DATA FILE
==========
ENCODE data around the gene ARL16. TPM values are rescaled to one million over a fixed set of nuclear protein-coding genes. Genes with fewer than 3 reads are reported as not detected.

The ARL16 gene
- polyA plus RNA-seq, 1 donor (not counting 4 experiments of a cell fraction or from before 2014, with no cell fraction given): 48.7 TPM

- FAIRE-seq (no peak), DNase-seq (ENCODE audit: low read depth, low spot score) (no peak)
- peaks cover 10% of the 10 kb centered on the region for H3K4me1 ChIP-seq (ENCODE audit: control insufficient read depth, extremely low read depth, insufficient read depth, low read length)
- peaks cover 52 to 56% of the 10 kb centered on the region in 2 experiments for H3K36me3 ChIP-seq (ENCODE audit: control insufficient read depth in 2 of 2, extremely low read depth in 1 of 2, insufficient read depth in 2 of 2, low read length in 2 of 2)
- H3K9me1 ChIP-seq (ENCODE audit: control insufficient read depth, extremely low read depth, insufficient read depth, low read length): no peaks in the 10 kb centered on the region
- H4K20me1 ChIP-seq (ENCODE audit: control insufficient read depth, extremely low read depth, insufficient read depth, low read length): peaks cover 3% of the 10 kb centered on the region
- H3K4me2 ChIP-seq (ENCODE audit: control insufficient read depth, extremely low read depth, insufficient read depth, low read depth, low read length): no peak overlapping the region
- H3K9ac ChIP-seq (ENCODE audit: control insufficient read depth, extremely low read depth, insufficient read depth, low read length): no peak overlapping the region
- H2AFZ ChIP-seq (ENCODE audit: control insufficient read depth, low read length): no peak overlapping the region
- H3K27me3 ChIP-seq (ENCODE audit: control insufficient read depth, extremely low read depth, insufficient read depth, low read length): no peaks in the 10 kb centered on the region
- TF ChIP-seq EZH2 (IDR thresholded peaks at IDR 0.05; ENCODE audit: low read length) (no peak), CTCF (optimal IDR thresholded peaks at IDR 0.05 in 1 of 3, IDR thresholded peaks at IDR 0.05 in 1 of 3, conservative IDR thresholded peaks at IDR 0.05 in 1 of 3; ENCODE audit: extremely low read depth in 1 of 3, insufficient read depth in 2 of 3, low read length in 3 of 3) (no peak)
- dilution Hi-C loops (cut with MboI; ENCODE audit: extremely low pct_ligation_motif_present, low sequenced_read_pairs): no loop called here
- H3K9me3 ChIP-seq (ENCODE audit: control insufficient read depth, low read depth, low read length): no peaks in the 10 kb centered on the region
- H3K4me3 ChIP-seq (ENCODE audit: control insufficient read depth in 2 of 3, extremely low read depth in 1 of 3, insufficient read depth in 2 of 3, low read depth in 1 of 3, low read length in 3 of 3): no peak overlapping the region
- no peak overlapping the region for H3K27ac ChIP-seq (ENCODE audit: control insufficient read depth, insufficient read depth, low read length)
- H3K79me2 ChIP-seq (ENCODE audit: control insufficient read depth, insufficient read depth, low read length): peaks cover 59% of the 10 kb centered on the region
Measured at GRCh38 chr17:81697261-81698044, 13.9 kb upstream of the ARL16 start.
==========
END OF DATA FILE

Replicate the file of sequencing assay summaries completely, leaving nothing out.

ENCODE data around the gene ARL16. TPM values are rescaled to one million over a fixed set of nuclear protein-coding genes. Genes with fewer than 3 reads are reported as not detected.

The ARL16 gene
- polyA plus RNA-seq, 1 donor (not counting 4 experiments of a cell fraction or from before 2014, with no cell fraction given): 48.7 TPM

- FAIRE-seq (no peak), DNase-seq (ENCODE audit: low read depth, low spot score) (no peak)
- peaks cover 10% of the 10 kb centered on the region for H3K4me1 ChIP-seq (ENCODE audit: control insufficient read depth, extremely low read depth, insufficient read depth, low read length)
- peaks cover 52 to 56% of the 10 kb centered on the region in 2 experiments for H3K36me3 ChIP-seq (ENCODE audit: control insufficient read depth in 2 of 2, extremely low read depth in 1 of 2, insufficient read depth in 2 of 2, low read length in 2 of 2)
- H3K9me1 ChIP-seq (ENCODE audit: control insufficient read depth, extremely low read depth, insufficient read depth, low read length): no peaks in the 10 kb centered on the region
- H4K20me1 ChIP-seq (ENCODE audit: control insufficient read depth, extremely low read depth, insufficient read depth, low read length): peaks cover 3% of the 10 kb centered on the region
- H3K4me2 ChIP-seq (ENCODE audit: control insufficient read depth, extremely low read depth, insufficient read depth, low read depth, low read length): no peak overlapping the region
- H3K9ac ChIP-seq (ENCODE audit: control insufficient read depth, extremely low read depth, insufficient read depth, low read length): no peak overlapping the region
- H2AFZ ChIP-seq (ENCODE audit: control insufficient read depth, low read length): no peak overlapping the region
- H3K27me3 ChIP-seq (ENCODE audit: control insufficient read depth, extremely low read depth, insufficient read depth, low read length): no peaks in the 10 kb centered on the region
- TF ChIP-seq EZH2 (IDR thresholded peaks at IDR 0.05; ENCODE audit: low read length) (no peak), CTCF (optimal IDR thresholded peaks at IDR 0.05 in 1 of 3, IDR thresholded peaks at IDR 0.05 in 1 of 3, conservative IDR thresholded peaks at IDR 0.05 in 1 of 3; ENCODE audit: extremely low read depth in 1 of 3, insufficient read depth in 2 of 3, low read length in 3 of 3) (no peak)
- dilution Hi-C loops (cut with MboI; ENCODE audit: extremely low pct_ligation_motif_present, low sequenced_read_pairs): no loop called here
- H3K9me3 ChIP-seq (ENCODE audit: control insufficient read depth, low read depth, low read length): no peaks in the 10 kb centered on the region
- H3K4me3 ChIP-seq (ENCODE audit: control insufficient read depth in 2 of 3, extremely low read depth in 1 of 3, insufficient read depth in 2 of 3, low read depth in 1 of 3, low read length in 3 of 3): no peak overlapping the region
- no peak overlapping the region for H3K27ac ChIP-seq (ENCODE audit: control insufficient read depth, insufficient read depth, low read length)
- H3K79me2 ChIP-seq (ENCODE audit: control insufficient read depth, insufficient read depth, low read length): peaks cover 59% of the 10 kb centered on the region
Measured at GRCh38 chr17:81697261-81698044, 13.9 kb upstream of the ARL16 start.